Recent Employment Disputes

Baker & McKenzie's joint Labour & Migration and Dispute Resolution team in Moscow has summarized several of the most interesting court judgments in the area of employment disputes.


A difference in salaries of people working in the same position is not discrimination.

T worked with an insurance company as the head of a customer office. He filed a court claim against his employer with allegations of discrimination at work. In particular, T alleged that his salary had never been increased, although he was moved to a more senior position with different responsibilities. At the same time, people working in the same position at the same company receive larger salaries. T's employer denied the allegations of discrimination. The employer alleged that T performed a smaller scope of work that the other employees and caused losses for the company.

The court dismissed T's claims based on the following reasoning. Under the Russian Labour Code an employee's salary depends on the qualifications of the employee, complexity of the job, quantity and quality of performance, conditions of work. Working in the same position means a similar type of responsibilities. However the same position does not necessarily entail the same scope of responsibilities and the same complexity. As a result, the same position with the same employer does not necessarily mean the same salary. T could make a claim of discrimination only if it was proven that the difference in salaries was not connected with his professional qualities. T however failed to do so. (Supreme Court of the Udmurt Republic, Ruling of August 8, 2011, case No.33-2789/11).

A failure to dismiss a redundant employee after the 2-month redundancy notice term does not lead to extension of the employment.

M claimed wrongful termination by the employer. The trial court granted M's claim. The trial court found that M had received a 2-month redundancy notice. However, following the 2-month term M's employment was not immediately terminated. In the trial court's view, a failure to immediately terminate M and continuance of work by M. led to a de-facto extension of her employment for an unspecified period of time. A new 2-month notice would be required for the employer to revive the redundancy termination.

The upper court reversed the trial court's judgment. The court held that 2 months is only the minimum time period for notice. The employer does not give up its right to terminate the redundant employee some time following the 2-month term. A new 2-month notice is not required either. (Perm Krai Court Overview of Cassation and Supervisory Practice on Civil Disputes for the first half of 2011 (endorsed on Aug 12, 2011 by the Presidium of the Perm Krai Court)).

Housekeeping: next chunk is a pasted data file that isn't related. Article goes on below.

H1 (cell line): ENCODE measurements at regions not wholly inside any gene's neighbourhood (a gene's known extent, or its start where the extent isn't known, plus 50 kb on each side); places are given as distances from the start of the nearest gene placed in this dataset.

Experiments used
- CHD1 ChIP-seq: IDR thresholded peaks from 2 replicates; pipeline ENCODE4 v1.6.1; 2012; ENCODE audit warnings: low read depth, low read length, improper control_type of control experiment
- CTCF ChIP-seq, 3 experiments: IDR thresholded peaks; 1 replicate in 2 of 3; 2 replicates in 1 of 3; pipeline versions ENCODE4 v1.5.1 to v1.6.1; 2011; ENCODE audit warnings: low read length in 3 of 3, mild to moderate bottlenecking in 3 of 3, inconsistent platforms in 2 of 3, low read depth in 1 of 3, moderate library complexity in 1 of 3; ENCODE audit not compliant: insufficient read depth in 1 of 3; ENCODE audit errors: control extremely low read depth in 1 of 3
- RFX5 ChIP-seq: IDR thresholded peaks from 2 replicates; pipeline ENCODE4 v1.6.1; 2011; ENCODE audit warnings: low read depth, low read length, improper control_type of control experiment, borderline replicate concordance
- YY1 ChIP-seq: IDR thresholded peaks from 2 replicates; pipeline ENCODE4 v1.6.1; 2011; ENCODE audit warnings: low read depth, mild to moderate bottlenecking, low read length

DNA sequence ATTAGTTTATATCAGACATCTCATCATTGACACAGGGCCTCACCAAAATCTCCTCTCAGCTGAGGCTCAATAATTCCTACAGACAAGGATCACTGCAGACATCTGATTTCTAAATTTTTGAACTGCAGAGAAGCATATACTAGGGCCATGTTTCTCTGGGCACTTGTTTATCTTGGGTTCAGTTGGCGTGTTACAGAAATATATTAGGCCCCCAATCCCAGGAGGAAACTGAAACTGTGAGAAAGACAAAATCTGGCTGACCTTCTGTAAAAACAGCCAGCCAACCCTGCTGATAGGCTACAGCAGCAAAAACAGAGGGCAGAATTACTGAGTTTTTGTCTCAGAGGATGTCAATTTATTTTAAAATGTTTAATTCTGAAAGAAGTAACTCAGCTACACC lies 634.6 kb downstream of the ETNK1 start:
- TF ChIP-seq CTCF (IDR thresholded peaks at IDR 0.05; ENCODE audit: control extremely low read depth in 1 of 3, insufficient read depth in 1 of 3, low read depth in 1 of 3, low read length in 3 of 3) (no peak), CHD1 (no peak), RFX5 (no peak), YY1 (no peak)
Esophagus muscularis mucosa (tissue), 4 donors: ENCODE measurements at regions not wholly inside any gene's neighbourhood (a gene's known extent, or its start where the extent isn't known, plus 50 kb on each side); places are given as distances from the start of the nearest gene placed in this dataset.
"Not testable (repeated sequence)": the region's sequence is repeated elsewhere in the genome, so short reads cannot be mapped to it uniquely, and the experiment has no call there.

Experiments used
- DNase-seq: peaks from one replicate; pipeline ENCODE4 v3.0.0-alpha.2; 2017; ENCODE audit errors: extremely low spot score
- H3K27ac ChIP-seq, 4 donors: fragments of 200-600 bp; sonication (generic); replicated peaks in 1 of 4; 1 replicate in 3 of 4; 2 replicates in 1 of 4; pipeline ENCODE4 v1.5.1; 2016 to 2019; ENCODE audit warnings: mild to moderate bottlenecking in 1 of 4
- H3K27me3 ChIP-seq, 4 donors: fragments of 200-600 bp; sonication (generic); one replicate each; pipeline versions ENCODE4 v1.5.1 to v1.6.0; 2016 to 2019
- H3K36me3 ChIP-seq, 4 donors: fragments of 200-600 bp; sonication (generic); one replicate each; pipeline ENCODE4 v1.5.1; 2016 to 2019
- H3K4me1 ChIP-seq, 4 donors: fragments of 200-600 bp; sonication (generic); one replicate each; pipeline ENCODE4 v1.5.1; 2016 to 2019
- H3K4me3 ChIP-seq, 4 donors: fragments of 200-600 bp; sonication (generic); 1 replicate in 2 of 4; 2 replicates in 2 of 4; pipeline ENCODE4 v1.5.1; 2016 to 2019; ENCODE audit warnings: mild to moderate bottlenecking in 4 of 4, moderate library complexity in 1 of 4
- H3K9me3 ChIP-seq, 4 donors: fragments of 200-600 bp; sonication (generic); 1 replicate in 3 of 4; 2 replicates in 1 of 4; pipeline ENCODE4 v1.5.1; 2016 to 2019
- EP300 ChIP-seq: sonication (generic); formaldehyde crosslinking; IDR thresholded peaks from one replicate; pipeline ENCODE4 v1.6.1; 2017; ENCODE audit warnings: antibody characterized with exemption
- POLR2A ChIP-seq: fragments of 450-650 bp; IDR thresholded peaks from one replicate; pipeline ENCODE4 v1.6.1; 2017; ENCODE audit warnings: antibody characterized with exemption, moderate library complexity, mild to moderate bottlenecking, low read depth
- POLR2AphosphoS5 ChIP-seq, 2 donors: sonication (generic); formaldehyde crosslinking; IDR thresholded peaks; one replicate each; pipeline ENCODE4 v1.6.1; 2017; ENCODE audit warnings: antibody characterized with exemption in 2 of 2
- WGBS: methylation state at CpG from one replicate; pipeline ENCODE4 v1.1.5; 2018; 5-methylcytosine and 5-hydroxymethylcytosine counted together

The former chief executive officer of a company is not entitled to reinstatement if the company has already appointed a new chief executive officer.

D was employed as the general director at First Ural Housing Company. The company's board of directors issued a resolution to terminate D. However, this board resolution was later invalidated by an arbitrazh [commercial] court as the board members did not have the requisite authority to pass this resolution. D filed a claim for reinstatement in the position of general director of the company.

The court dismissed D's claims based on the following reasoning. The owners of the company are free to manage their company. This includes the owners' discretion to select a chief executive officer of the company. Where the owner legitimately appointed a new chief executive officer the court cannot interfere and order reinstatement of the former chief executive officer. In the case at hand, a new general director of the company was appointed after D's termination. The fact that the board resolution to terminate D was invalidated does not by itself make the resolution appointing the new general director invalid. Without a challenge of the resolution appointing the new general director, the court found no grounds to reinstate D at the company. (Sverdlovsk Oblast Court, Ruling of July 21, 2011, case No.33-10106/2011).

An employee may be dismissed for poor performance during the trial period. Disciplining the employee is not a pre-requisite for dismissal based on poor performance during the trial period.

R was employed as an Internet project manager with Moscow-based LLC, Mora-Top. R's employment agreement provided for a 3-month trial period. R was dismissed before the expiry of the trial period for poor performance. R then challenged the employment termination in court.

The court dismissed R's claims based on the following reasoning. The employer is entitled by law to dismiss an employee who did not pass the trial period, provided that the employee is notified at least three days in advance and given an explanation as to why the trial was not passed. It was established by the employer that R had not fulfilled her personal performance plan and played Internet games during office hours on several occasions. R's poor performance was sufficient basis for termination of her employment during the trial period. R's allegations that she had not been formally disciplined for poor performance were dismissed. The court held that disciplining was not required for the purposes of the termination. (Moscow City Court, Ruling of July 26, 2011, case No.33-20661).

For further information please contact in Moscow tel +7 495 787 27 00 Igor Makarov, Evgeny Reyzman, Elena Kukushkina, Anton Maltsev or in Saint-Petersburg tel +7 812 303 90 00 Maxim Kalinin.

Baker & McKenzie